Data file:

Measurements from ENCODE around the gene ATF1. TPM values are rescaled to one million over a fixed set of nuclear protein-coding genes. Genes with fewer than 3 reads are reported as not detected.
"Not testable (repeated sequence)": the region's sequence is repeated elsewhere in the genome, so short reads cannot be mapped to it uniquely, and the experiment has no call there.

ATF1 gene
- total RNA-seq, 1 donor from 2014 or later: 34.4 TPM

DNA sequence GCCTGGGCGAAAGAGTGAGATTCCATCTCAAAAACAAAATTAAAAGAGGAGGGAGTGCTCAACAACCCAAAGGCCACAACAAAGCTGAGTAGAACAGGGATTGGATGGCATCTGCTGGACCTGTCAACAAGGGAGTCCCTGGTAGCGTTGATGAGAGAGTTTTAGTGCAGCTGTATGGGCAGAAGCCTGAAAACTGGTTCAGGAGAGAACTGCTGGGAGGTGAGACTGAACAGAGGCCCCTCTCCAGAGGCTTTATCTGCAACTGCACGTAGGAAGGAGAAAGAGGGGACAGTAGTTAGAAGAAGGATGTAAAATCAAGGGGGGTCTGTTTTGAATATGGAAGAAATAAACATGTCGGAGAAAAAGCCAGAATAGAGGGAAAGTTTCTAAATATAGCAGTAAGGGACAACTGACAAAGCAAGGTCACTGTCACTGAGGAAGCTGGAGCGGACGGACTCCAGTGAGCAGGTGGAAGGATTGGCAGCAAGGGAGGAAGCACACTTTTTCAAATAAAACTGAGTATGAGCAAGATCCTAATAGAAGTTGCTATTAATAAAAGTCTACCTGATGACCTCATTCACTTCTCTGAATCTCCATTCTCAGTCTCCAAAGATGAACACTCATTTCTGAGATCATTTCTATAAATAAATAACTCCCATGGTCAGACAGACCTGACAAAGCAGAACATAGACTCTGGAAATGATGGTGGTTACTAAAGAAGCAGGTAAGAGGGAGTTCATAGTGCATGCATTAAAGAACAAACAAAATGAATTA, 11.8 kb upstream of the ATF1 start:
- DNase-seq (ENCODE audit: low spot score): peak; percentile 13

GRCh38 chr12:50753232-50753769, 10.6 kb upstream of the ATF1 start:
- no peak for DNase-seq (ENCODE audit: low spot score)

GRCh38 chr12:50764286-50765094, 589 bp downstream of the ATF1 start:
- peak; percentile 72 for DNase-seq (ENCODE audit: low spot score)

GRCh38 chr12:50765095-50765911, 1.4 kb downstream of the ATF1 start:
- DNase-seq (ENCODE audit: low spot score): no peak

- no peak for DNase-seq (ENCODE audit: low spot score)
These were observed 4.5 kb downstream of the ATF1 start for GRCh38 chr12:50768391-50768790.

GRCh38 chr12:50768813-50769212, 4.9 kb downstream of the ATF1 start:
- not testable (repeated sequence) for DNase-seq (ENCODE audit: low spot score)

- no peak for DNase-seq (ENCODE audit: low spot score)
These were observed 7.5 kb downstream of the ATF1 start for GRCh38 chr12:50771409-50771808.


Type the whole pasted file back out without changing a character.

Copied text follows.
Measurements from ENCODE around the gene ATF1. TPM values are rescaled to one million over a fixed set of nuclear protein-coding genes. Genes with fewer than 3 reads are reported as not detected.
"Not testable (repeated sequence)": the region's sequence is repeated elsewhere in the genome, so short reads cannot be mapped to it uniquely, and the experiment has no call there.

ATF1 gene
- total RNA-seq, 1 donor from 2014 or later: 34.4 TPM

DNA sequence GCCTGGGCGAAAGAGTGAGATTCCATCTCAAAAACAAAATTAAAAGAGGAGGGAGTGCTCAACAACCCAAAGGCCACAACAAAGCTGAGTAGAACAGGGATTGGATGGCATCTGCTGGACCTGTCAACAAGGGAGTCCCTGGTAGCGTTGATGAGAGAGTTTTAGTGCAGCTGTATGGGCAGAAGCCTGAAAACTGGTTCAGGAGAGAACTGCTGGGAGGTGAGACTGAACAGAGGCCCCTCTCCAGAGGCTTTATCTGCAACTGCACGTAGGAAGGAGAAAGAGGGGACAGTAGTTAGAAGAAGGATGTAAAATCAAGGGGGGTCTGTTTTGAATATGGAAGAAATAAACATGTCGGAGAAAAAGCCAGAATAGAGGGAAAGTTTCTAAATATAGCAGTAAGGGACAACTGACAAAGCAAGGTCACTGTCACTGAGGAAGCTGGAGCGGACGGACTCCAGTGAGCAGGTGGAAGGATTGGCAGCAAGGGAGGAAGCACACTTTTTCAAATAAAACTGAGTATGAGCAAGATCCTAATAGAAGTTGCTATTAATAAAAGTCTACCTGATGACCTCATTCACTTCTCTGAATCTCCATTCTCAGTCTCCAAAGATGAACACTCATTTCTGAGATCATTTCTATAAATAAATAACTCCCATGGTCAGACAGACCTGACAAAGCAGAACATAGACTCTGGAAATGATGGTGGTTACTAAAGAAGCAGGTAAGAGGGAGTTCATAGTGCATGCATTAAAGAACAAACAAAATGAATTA, 11.8 kb upstream of the ATF1 start:
- DNase-seq (ENCODE audit: low spot score): peak; percentile 13

GRCh38 chr12:50753232-50753769, 10.6 kb upstream of the ATF1 start:
- no peak for DNase-seq (ENCODE audit: low spot score)

GRCh38 chr12:50764286-50765094, 589 bp downstream of the ATF1 start:
- peak; percentile 72 for DNase-seq (ENCODE audit: low spot score)

GRCh38 chr12:50765095-50765911, 1.4 kb downstream of the ATF1 start:
- DNase-seq (ENCODE audit: low spot score): no peak

- no peak for DNase-seq (ENCODE audit: low spot score)
These were observed 4.5 kb downstream of the ATF1 start for GRCh38 chr12:50768391-50768790.

GRCh38 chr12:50768813-50769212, 4.9 kb downstream of the ATF1 start:
- not testable (repeated sequence) for DNase-seq (ENCODE audit: low spot score)

- no peak for DNase-seq (ENCODE audit: low spot score)
These were observed 7.5 kb downstream of the ATF1 start for GRCh38 chr12:50771409-50771808.